Earlier this year, the United States Supreme Court overturned nearly 30 years of precedent that allowed patent owners to bring suit in places other where a potential infringer is incorporated. See TC Heartland LLC v. Kraft Foods Group Brands LLC, No. 16-341, slip op. (S. Ct. May 22, 2017), also discussed here.
The Supreme Court’s previous decision limited where patent venue cases could be filed by holding that a patent suit can be brought where a potential infringer is incorporated, according to the first prong of the patent venue statute, 28 U.S.C. § 1400. The Supreme Court did not address the second prong, which allows patent suits to be brought where a potential infringer “has committed acts of infringement and has a regular and established place of business.” Since the Supreme Court’s decision earlier this year, what constitutes “a regular and established place of business” has been the focus of whether a patent suit could be brought in a particular judicial district.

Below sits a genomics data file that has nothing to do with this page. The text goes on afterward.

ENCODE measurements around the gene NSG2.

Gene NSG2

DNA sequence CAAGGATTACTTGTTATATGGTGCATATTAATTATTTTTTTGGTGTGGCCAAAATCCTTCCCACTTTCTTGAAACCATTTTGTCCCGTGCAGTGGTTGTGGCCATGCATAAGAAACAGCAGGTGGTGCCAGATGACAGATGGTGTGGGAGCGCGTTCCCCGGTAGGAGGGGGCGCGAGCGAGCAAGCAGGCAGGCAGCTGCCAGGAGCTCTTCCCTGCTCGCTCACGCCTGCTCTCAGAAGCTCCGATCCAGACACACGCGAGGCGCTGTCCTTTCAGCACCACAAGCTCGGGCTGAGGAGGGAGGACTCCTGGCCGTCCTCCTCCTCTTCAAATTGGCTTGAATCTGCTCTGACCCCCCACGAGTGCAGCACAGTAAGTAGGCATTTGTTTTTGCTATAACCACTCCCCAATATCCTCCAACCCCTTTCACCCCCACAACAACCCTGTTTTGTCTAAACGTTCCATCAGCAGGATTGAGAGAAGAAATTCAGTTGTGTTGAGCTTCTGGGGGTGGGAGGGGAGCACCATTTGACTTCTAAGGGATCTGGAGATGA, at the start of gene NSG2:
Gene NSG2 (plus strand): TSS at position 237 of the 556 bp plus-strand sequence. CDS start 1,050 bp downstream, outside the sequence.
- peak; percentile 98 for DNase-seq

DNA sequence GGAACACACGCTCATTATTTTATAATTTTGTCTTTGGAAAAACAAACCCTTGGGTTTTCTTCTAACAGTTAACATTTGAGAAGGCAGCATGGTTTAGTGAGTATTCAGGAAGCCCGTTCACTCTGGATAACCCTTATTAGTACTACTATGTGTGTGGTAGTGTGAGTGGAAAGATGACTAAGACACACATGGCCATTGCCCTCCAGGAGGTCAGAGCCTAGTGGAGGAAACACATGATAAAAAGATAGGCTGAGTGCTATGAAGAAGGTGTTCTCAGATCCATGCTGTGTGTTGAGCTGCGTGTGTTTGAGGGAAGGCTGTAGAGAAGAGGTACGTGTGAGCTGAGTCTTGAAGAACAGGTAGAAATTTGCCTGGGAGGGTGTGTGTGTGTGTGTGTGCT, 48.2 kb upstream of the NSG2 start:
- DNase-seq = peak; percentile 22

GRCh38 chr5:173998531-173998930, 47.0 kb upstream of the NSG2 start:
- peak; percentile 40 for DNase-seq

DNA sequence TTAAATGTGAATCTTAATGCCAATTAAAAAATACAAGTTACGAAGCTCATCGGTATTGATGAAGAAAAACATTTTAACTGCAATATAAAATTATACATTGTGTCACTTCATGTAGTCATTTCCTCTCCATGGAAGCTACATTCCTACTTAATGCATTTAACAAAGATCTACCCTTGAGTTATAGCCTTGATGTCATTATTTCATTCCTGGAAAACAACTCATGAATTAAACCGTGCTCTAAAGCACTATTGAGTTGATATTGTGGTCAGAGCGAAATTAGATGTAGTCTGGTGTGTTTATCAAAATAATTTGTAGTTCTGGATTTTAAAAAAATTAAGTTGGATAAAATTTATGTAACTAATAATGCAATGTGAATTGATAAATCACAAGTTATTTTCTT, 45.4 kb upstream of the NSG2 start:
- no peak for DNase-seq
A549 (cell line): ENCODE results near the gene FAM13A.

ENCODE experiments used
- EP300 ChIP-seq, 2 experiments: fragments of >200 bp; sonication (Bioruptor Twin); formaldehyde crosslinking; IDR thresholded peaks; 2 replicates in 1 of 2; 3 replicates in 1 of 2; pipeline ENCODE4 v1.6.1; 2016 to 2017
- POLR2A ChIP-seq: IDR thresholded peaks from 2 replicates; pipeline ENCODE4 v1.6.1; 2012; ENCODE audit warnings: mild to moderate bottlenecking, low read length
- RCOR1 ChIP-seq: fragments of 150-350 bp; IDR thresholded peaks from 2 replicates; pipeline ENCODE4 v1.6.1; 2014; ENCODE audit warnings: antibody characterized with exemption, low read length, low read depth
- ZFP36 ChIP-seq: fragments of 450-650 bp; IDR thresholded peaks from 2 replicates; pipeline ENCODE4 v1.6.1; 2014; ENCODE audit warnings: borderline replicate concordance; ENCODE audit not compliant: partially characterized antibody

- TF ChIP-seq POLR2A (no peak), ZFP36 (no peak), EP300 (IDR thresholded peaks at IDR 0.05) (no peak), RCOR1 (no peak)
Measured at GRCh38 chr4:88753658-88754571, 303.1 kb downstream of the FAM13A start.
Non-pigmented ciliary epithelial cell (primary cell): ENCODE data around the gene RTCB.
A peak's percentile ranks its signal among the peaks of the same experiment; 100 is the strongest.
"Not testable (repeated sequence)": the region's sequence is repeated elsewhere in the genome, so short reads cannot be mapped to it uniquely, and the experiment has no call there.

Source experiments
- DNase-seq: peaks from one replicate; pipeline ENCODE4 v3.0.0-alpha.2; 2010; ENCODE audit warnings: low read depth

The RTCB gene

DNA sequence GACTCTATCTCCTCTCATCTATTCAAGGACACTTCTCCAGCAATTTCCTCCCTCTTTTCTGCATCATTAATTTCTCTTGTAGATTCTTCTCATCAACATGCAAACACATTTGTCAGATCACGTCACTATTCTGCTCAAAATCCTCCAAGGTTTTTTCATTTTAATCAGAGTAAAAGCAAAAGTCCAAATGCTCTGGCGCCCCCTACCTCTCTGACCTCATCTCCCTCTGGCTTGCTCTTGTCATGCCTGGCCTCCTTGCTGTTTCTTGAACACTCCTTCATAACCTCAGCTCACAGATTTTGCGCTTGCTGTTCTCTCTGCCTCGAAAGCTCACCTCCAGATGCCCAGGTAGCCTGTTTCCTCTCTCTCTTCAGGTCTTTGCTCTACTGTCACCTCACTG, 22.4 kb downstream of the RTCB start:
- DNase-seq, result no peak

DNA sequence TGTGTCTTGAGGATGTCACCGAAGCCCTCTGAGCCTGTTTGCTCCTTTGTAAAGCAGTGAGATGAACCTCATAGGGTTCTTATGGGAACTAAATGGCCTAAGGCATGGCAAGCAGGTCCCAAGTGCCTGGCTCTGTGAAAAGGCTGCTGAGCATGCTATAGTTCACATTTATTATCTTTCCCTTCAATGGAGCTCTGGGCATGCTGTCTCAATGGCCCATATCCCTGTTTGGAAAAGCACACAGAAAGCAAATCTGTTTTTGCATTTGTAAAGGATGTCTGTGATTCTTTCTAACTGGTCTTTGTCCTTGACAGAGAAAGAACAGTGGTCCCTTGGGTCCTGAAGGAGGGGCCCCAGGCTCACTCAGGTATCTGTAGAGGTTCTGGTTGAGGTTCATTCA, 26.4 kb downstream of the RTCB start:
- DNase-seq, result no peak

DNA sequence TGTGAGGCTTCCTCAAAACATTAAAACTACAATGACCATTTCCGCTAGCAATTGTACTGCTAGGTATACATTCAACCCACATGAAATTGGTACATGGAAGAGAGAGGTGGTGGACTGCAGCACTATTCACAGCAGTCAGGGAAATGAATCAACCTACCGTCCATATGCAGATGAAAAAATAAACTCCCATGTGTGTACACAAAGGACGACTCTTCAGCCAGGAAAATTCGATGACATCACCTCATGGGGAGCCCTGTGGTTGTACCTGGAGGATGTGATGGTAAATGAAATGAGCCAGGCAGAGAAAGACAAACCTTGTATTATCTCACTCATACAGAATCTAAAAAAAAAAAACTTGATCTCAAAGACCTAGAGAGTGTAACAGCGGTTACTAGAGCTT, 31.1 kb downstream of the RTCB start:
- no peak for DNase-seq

The Federal Circuit’s decision today, In re: Cray, No. 2017-129 (Fed. Cir. Sept. 21, 2017) provided guidance. The decision limited where patent infringement suits can be filed to where the potential infringer: (1) has a fixed physical place in the district; (2) the place is a regular and established place of business; and (3) the place must be the place of the defendant. In essence, the Federal Circuit rejected the District Court’s reasoning that modern business practices, such as e-commerce, virtual spaces, and telecommuting, should be taken into account to establish where a potential infringer may be sued. In doing so, the Federal Circuit cited to the venue statue and looked at the definition of “place”, using dictionary definitions from 1911 and 1891 to support that a place of business must be a physical place.
Given the Supreme Court’s TC Heartland decision and the Federal Circuit’s In re: Cray decision today, it appears where a potential infringer can be sued is essentially limited to where the potential infringer is incorporated or where it has a physical building.